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Download the Hewlett Readers' packet for Just Kids

It was the summer Coltrane died, the summer of love and riots, and the summer when a chance encounter in Brooklyn led two young people on a path of art, devotion, and initiation.  Patti Smith would evolve as a poet and performer and Robert Mapplethorpe would direct his highly provocative style toward photography.  With innocence and enthusiasm, they traversed city and set up camp at the infamous Hotel Chelsea.  fueled by their dreams and drives, they would prod and provide for one another during their early hungry years.  Just Kids begins as a love story and ends as an elegy.

Tuesday, June 14, 2011

The Immortal Life of Henrietta Lacks, by Rebecca Skloot

Tuesday, July 12, 11 a.m.
Discussion leader: Ellen Getreu

Her name was Henrietta Lacks, but scientists know her as HeLa. She was a poor black tobacco farmer whose cells—taken without her knowledge in 1951—became one of the most important tools in medicine, vital for developing the polio vaccine, cloning, gene mapping, in vitro fertilization, and more. Henrietta’s cells have been bought and sold by the billions, yet she remains virtually unknown, and her family can’t afford health insurance.
Reserve your copy of The Immortal Life of Henrietta Lacks on ALISweb

Book Reviews

The New York Times - Dwight Garner

…one of the most graceful and moving nonfiction books I've read in a very long time. A thorny and provocative book about cancer, racism, scientific ethics and crippling poverty, The Immortal Life of Henrietta Lacks also floods over you like a narrative dam break, as if someone had managed to distill and purify the more addictive qualities of "Erin Brockovich," Midnight in the Garden of Good and Evil and The Andromeda Strain. More than 10 years in the making, it feels like the book Ms. Skloot was born to write. It signals the arrival of a raw but quite real talent…[The Immortal Life of Henrietta Lacks] has brains and pacing and nerve and heart, and it is uncommonly endearing.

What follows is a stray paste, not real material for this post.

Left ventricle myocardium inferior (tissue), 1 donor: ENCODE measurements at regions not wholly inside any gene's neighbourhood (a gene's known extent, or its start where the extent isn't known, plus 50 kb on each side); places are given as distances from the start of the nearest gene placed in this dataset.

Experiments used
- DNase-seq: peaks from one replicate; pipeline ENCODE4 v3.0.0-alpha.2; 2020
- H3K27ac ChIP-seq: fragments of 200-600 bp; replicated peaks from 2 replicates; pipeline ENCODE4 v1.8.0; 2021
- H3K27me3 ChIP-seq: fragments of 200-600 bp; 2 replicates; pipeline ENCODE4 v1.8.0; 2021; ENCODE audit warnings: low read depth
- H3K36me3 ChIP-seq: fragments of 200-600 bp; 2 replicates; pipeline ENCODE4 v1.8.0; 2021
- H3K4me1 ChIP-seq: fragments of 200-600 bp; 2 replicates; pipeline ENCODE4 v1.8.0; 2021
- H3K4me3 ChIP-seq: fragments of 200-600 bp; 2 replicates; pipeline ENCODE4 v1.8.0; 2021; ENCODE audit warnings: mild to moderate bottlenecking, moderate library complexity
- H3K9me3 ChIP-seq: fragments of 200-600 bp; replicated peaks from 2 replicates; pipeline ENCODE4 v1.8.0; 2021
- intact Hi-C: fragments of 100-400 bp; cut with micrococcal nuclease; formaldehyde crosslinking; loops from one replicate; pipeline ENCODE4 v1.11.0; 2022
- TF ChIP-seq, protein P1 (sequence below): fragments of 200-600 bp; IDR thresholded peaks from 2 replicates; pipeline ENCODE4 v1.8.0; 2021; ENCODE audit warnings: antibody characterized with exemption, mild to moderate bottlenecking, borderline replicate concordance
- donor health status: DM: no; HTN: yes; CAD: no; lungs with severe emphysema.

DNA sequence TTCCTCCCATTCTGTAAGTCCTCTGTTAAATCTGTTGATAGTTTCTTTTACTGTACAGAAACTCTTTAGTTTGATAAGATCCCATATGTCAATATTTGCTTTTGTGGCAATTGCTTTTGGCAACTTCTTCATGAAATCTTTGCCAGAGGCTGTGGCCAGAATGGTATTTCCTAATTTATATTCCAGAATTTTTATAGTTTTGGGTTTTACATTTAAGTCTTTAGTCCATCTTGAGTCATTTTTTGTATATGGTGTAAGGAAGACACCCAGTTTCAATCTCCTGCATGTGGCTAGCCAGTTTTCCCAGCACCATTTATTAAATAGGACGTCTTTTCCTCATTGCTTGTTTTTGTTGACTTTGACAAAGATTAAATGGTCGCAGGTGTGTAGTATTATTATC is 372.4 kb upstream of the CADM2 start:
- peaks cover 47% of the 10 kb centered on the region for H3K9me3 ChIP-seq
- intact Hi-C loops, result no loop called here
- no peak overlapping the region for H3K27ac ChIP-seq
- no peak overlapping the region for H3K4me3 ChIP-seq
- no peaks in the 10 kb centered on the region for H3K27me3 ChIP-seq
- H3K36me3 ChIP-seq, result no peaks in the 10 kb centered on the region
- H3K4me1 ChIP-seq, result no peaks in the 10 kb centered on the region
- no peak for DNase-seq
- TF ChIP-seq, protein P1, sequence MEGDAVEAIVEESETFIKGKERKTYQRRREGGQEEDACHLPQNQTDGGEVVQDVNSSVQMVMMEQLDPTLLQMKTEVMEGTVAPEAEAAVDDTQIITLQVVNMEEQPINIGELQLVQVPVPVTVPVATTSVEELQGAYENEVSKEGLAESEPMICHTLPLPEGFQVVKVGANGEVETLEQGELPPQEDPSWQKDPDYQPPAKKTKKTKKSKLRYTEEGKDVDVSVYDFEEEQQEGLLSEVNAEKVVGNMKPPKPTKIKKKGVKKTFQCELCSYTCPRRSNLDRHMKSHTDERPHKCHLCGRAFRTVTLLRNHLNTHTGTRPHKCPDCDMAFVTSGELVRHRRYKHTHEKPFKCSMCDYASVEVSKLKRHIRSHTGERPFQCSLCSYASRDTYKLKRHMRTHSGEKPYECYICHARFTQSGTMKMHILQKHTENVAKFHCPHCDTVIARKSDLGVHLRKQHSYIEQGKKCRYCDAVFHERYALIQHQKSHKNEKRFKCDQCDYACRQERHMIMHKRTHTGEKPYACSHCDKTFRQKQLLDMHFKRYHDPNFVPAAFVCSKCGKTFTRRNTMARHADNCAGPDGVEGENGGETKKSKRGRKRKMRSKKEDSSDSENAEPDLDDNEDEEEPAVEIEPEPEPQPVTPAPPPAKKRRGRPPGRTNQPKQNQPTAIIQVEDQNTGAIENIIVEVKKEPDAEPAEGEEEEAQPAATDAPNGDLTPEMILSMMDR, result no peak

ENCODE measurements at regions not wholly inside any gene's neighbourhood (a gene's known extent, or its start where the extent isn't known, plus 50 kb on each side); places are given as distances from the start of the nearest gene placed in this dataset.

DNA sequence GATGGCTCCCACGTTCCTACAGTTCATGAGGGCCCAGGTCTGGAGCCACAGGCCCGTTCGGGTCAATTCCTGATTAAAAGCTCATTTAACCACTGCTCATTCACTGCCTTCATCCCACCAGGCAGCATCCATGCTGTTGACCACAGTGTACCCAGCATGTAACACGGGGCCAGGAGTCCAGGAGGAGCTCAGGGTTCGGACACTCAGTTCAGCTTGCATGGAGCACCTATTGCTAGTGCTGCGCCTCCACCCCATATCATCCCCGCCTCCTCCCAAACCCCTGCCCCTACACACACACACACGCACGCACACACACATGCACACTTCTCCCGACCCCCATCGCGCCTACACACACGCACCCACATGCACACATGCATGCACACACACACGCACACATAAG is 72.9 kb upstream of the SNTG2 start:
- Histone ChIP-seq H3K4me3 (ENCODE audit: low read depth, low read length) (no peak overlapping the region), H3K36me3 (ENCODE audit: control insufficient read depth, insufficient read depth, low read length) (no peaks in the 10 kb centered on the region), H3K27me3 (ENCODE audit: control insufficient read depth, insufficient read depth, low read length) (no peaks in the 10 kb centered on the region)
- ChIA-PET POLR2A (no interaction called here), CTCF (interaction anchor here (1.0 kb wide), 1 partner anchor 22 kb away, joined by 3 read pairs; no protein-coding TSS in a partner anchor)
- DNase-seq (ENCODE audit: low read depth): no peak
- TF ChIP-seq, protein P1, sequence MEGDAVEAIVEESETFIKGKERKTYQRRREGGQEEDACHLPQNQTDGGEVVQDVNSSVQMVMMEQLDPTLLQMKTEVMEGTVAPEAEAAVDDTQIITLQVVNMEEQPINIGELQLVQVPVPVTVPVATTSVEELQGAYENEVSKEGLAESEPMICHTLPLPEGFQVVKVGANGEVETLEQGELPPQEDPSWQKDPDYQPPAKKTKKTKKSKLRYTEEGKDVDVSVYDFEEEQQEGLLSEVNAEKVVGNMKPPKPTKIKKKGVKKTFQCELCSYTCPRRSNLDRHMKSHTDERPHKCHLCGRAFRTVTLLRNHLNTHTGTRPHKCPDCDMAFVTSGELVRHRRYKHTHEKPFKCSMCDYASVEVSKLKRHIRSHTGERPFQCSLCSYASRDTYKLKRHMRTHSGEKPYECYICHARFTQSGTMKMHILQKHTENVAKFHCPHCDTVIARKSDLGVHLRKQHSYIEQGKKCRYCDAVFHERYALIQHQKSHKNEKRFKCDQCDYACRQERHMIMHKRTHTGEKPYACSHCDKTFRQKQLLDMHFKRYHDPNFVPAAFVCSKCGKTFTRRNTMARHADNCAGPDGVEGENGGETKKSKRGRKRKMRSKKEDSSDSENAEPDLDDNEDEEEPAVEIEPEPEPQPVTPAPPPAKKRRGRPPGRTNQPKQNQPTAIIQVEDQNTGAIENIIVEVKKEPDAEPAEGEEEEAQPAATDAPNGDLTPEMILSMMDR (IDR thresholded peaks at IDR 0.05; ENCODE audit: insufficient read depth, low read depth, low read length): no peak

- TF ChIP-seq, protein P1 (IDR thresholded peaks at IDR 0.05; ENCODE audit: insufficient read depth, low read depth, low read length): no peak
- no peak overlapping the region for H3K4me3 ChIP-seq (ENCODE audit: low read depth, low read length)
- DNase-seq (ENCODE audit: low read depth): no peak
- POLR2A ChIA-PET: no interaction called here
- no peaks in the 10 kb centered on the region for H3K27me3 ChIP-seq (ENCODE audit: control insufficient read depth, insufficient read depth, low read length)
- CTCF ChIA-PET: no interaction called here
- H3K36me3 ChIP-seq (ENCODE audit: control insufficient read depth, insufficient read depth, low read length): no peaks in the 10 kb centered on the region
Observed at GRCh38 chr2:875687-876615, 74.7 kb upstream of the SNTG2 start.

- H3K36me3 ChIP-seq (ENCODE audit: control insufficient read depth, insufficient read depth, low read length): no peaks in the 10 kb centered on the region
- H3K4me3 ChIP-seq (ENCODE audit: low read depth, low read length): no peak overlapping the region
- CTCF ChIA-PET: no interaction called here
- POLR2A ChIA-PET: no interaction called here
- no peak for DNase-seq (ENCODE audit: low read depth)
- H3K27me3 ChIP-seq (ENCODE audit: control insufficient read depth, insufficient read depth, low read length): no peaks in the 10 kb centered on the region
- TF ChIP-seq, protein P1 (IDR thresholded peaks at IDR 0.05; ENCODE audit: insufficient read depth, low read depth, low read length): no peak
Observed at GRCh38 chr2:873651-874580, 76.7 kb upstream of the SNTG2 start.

The Washington Post - Eric Roston

Skloot's vivid account…reads like a novel. The prose is unadorned, crisp and transparent…This book, labeled "science--cultural studies," should be treated as a work of American history. It's a deftly crafted investigation of a social wrong committed by the medical establishment, as well as the scientific and medical miracles to which it led. Skloot's compassionate account can be the first step toward recognition, justice and healing.

Publishers Weekly

Science journalist Skloot makes a remarkable debut with this multilayered story about “faith, science, journalism, and grace.” It is also a tale of medical wonders and medical arrogance, racism, poverty and the bond that grows, sometimes painfully, between two very different women—Skloot and Deborah Lacks—sharing an obsession to learn about Deborah’s mother, Henrietta, and her magical, immortal cells. Henrietta Lacks was a 31-year-old black mother of five in Baltimore when she died of cervical cancer in 1951. Without her knowledge, doctors treating her at Johns Hopkins took tissue samples from her cervix for research. They spawned the first viable, indeed miraculously productive, cell line—known as HeLa. These cells have aided in medical discoveries from the polio vaccine to AIDS treatments. What Skloot so poignantly portrays is the devastating impact Henrietta’s death and the eventual importance of her cells had on her husband and children. Skloot’s portraits of Deborah, her father and brothers are so vibrant and immediate they recall Adrian Nicole LeBlanc’s Random Family. Writing in plain, clear prose, Skloot avoids melodrama and makes no judgments. Letting people and events speak for themselves, Skloot tells a rich, resonant tale of modern science, the wonders it can perform and how easily it can exploit society’s most vulnerable people. (Feb.)


Writing with a novelist's artistry, a biologist's expertise, and the zeal of an investigative reporter, Skloot tells a truly astonishing story of racism and poverty, science and conscience, spirituality and family driven by a galvanizing inquiry into the sanctity of the body and the very nature of the life force. Starred review.

Library Journal

This distinctive work skillfully puts a human face on the bioethical questions surrounding the HeLa cell line. Henrietta Lacks, an African American mother of five, was undergoing treatment for cancer at Johns Hopkins University in 1951 when tissue samples were removed without her knowledge or permission and used to create HeLa, the first "immortal" cell line. HeLa has been sold around the world and used in countless medical research applications, including the development of the polio vaccine. Science writer Skloot, who worked on this book for ten years, entwines Lacks's biography, the development of the HeLa cell line, and her own story of building a relationship with Lacks's children. Full of dialog and vivid detail, this reads like a novel, but the science behind the story is also deftly handled. VERDICT While there are other titles on this controversy (e.g., Michael Gold's A Conspiracy of Cells: One Woman's Immortal Legacy—and the Medical Scandal It Caused), this is the most compelling account for general readers, especially those interested in questions of medical research ethics. Highly recommended. [See Skloot's essay, p. 126; Prepub Alert, LJ 11/1/09.]—Carla Lee, Univ. of Virginia Lib., Charlottesville

The New York Times Book Review - Lisa Margonelli